2017 Lancet Countdown on Health and Climate Change Released
Climate change is unequivocally affecting the health of people around the world today, with a disproportionate impact on vulnerable populations, according to an international report published today in the prestigious medical journal Lancet.
Raton Basin Earthquakes Linked to Oil and Gas Fluid Injections
A rash of earthquakes in southern Colorado and northern New Mexico recorded between 2008 and 2010 was likely due to fluids pumped deep underground during oil and gas wastewater disposal, says a new University of Colorado Boulder study.
The study, which took place in the 2,200-square-mile Raton Basin along the central Colorado-northern New Mexico border, found more than 1,800 earthquakes up to magnitude 4.3 during that period, linking most to wastewater injection well activity. Such wells are used to pump water back in the ground after it has been extracted during the collection of methane gas from subterranean coal beds.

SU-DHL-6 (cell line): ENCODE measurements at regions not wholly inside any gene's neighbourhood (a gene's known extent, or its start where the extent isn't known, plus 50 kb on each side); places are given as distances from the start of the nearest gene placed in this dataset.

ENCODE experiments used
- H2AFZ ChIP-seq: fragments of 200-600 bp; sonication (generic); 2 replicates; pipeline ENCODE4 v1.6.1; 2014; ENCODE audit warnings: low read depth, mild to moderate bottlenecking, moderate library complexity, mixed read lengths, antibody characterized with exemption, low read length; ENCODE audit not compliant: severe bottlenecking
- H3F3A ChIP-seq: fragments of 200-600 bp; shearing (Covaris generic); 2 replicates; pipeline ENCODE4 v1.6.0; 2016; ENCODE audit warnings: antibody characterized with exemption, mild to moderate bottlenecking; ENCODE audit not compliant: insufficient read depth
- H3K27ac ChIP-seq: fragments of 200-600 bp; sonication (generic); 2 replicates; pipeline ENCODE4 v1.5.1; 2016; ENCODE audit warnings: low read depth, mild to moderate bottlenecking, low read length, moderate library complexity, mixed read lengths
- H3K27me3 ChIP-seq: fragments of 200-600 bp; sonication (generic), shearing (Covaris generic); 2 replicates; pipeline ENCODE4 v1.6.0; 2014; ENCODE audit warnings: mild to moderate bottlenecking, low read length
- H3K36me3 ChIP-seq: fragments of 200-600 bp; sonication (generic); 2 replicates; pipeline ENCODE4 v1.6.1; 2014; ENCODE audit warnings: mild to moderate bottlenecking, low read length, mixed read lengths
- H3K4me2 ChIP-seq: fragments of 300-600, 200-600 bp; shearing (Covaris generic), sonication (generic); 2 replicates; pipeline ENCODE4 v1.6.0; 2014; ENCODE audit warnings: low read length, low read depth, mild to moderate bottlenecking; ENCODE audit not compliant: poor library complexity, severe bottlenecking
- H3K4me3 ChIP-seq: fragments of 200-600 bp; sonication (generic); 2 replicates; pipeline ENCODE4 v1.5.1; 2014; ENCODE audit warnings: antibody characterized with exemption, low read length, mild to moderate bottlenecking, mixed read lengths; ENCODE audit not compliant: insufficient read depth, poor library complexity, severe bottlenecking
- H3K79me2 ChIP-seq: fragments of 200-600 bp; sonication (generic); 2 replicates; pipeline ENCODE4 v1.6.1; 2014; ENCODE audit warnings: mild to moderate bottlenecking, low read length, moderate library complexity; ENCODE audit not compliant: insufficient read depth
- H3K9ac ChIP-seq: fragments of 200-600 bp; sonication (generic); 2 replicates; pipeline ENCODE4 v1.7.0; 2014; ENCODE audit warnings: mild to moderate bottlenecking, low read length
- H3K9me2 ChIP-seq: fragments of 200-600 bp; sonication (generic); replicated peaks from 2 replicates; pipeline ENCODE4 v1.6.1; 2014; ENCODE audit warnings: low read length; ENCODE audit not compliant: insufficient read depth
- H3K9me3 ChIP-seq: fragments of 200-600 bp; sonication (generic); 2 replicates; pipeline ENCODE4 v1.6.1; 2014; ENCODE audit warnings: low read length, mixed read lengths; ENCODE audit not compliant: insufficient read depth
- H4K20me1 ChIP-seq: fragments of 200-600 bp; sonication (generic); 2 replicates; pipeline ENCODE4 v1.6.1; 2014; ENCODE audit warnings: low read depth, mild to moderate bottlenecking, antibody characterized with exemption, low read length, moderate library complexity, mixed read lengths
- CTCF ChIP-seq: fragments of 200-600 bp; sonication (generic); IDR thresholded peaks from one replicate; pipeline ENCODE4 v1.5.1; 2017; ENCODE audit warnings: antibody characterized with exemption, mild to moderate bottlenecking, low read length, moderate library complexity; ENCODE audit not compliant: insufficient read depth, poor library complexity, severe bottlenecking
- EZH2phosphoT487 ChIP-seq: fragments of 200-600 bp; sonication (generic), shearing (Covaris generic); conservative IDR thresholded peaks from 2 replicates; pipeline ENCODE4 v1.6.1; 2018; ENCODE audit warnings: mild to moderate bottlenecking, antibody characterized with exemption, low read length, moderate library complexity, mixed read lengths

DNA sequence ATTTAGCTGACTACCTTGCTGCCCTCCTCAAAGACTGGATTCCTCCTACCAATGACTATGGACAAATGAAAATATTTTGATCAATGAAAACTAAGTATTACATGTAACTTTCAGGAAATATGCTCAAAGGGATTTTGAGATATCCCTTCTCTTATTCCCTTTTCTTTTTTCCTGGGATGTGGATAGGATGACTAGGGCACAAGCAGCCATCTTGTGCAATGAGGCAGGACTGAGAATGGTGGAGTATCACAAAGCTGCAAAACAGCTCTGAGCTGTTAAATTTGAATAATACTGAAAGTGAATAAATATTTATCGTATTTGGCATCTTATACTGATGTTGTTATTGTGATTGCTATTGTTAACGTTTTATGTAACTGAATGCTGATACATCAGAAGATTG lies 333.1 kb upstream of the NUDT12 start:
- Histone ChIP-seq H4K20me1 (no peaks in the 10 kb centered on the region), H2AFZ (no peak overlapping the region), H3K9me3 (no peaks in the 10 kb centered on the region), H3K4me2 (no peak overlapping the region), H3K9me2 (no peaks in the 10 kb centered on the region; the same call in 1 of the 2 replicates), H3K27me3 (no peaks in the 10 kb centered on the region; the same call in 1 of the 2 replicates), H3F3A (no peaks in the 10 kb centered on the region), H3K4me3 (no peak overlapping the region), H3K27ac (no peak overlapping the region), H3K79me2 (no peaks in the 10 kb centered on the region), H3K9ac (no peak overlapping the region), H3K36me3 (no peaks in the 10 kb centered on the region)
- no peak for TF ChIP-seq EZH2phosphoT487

Highlights of CIRES Scientists @ GSA
This year the annual Geological Society of America meeting will be held October 22 through 25 in beautiful Seattle, Washington. GSA brings together scientists from around the globe: “to advance geoscience research and discovery, service to society, stewardship of Earth, and the geosciences profession.” This year’s annual meeting features several CIRES researchers in diverse fields. See below for a few you don’t want to miss! Please note all times are listed in Pacific time. Follow on social media with the hashtag #GSA2017.
Study Illuminates Public Perceptions of Climate Engineering